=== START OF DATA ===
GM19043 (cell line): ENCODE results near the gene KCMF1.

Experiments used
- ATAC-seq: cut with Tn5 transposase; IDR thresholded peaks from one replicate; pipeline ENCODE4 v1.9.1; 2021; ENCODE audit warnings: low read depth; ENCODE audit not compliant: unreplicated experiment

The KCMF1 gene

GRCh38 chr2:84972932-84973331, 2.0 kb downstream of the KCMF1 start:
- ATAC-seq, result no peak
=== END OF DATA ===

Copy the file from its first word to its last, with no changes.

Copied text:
GM19043 (cell line): ENCODE results near the gene KCMF1.

Experiments used
- ATAC-seq: cut with Tn5 transposase; IDR thresholded peaks from one replicate; pipeline ENCODE4 v1.9.1; 2021; ENCODE audit warnings: low read depth; ENCODE audit not compliant: unreplicated experiment

The KCMF1 gene

GRCh38 chr2:84972932-84973331, 2.0 kb downstream of the KCMF1 start:
- ATAC-seq, result no peak